The second way a person can be habituated into virtue is if he is led by the instruction of a virtuous person, or if he models his actions after one who is virtuous. This, I will refer to as “habituation by example.” The second of these two options is the one I am most concerned with, as I believe it causes a problem with your theory.
The problem arises when you realize that people become virtuous through the example set by a virtuous person. However, this virtuous person must have also become virtuous in the same way, for he was not by nature virtuous. It follows, then, that every virtuous person was habituated by a preceding virtuous person who was used as an example. For example, a virtuous person was habituated by another virtuous person and that one by another and so on. This sequence of virtuous teachers must stretch back until the very first virtuous person who was the model of virtue for all others to come. The problematic question is, how did this specific virtuous person, without any virtuous example to follow, become virtuous? Indeed, he too must become virtuous because he was not virtuous by nature. It seems puzzling how he could do this without the example of a virtuous person to follow after and thus become habituated.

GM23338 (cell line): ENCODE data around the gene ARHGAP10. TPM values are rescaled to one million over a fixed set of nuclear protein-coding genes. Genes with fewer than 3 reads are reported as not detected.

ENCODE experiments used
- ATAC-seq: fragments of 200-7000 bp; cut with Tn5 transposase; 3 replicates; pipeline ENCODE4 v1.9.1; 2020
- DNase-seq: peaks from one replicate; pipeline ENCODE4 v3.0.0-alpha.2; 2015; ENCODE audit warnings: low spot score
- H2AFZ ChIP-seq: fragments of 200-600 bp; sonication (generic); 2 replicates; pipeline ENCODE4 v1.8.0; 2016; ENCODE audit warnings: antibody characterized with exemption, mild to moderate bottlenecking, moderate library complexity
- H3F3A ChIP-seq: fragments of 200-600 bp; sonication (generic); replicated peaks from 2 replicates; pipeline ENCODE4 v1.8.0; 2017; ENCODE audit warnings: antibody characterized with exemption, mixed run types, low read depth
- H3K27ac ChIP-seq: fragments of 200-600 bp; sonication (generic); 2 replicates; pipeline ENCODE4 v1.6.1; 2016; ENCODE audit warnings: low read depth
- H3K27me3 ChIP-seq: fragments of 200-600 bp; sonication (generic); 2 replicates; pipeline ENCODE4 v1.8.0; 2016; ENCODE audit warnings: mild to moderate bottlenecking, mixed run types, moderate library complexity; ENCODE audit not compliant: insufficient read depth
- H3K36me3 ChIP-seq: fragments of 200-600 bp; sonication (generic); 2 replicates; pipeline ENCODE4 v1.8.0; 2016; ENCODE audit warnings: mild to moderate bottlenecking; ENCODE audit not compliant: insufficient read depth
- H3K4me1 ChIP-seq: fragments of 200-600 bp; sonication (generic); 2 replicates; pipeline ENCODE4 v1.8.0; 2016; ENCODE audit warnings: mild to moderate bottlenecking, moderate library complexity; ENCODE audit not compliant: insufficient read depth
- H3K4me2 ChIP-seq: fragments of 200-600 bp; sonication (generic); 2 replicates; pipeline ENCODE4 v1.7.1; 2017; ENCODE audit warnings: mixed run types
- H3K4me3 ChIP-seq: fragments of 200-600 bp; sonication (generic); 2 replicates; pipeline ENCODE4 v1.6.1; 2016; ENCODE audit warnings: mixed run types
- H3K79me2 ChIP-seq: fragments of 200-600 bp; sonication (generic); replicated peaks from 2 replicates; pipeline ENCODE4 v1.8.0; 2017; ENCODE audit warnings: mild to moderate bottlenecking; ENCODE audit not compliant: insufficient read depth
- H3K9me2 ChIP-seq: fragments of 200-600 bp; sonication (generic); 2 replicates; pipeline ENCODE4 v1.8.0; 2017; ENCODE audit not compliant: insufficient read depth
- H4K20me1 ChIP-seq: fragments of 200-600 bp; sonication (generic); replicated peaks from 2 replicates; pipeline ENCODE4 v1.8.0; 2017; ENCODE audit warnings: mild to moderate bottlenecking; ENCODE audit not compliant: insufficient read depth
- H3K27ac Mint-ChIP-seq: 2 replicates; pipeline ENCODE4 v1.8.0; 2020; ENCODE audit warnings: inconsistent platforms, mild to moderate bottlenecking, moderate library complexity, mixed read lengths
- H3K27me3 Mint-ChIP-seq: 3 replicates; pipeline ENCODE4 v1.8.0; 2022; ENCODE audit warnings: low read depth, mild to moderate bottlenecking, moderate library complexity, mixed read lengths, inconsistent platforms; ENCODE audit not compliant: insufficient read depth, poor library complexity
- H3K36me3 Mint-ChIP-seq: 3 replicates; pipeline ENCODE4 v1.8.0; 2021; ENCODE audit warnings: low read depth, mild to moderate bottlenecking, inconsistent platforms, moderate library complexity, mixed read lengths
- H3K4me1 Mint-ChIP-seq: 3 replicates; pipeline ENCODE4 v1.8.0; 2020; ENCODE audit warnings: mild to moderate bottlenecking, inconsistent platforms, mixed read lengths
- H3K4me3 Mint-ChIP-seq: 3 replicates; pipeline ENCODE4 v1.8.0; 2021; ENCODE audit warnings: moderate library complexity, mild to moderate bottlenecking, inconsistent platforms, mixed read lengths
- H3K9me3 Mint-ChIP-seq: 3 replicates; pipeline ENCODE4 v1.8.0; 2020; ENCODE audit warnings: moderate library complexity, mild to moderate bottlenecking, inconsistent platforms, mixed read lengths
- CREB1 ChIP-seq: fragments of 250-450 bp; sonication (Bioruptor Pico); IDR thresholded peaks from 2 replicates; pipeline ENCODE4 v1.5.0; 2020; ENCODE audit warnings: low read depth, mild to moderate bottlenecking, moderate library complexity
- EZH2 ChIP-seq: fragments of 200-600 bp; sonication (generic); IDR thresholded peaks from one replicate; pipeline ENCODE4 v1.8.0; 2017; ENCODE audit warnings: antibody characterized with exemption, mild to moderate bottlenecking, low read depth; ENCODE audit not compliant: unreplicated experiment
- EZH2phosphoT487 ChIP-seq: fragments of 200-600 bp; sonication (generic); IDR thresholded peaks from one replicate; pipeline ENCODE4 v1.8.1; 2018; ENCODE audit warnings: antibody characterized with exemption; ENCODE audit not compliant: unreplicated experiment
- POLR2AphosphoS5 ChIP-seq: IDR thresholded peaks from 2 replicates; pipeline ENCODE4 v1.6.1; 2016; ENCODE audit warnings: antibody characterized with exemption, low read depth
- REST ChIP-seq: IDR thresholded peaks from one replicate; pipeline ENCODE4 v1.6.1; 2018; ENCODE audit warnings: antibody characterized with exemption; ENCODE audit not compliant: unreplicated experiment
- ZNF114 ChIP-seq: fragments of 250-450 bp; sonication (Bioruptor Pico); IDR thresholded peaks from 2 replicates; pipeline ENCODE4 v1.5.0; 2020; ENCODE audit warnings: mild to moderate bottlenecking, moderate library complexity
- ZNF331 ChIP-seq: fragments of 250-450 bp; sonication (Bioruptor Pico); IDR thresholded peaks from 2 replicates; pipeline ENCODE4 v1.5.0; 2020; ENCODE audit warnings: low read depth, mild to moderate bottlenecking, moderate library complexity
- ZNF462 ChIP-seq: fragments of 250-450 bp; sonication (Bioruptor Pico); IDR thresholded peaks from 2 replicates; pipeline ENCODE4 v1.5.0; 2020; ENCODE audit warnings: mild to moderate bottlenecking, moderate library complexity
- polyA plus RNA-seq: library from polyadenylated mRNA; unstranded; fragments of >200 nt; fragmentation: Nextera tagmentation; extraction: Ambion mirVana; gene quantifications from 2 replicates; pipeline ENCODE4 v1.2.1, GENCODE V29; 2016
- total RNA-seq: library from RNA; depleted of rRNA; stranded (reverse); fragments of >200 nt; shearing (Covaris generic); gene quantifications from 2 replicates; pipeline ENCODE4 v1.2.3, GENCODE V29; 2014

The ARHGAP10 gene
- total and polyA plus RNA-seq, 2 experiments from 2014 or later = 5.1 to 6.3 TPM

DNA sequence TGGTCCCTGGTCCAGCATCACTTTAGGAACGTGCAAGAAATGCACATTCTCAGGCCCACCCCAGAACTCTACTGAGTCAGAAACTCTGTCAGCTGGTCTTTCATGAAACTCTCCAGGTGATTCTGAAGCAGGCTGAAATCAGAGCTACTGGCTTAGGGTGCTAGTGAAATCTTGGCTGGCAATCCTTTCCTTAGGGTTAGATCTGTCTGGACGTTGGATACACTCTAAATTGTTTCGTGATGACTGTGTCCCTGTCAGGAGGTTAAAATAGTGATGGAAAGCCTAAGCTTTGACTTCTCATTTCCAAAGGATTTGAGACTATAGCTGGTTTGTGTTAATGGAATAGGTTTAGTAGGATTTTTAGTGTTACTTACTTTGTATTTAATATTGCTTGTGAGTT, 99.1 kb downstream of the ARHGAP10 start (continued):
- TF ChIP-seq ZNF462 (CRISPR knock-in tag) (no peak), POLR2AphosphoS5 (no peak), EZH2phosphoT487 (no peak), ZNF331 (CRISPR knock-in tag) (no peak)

I am curious, Aristotle, about how you will respond to this puzzle, and I hope that my friendly critique will not weary you. Your idea about how people could involuntarily habituate themselves could provide us with a solution, but this idea does not sit well with my spirit. We all think that virtue is something high and great, or “choice worthy” as you say. But, to say that virtuous action exists only by accident seems to demean something we hold so dear. This offends me just as I would be offended if someone said that I, Arete, existed by accident.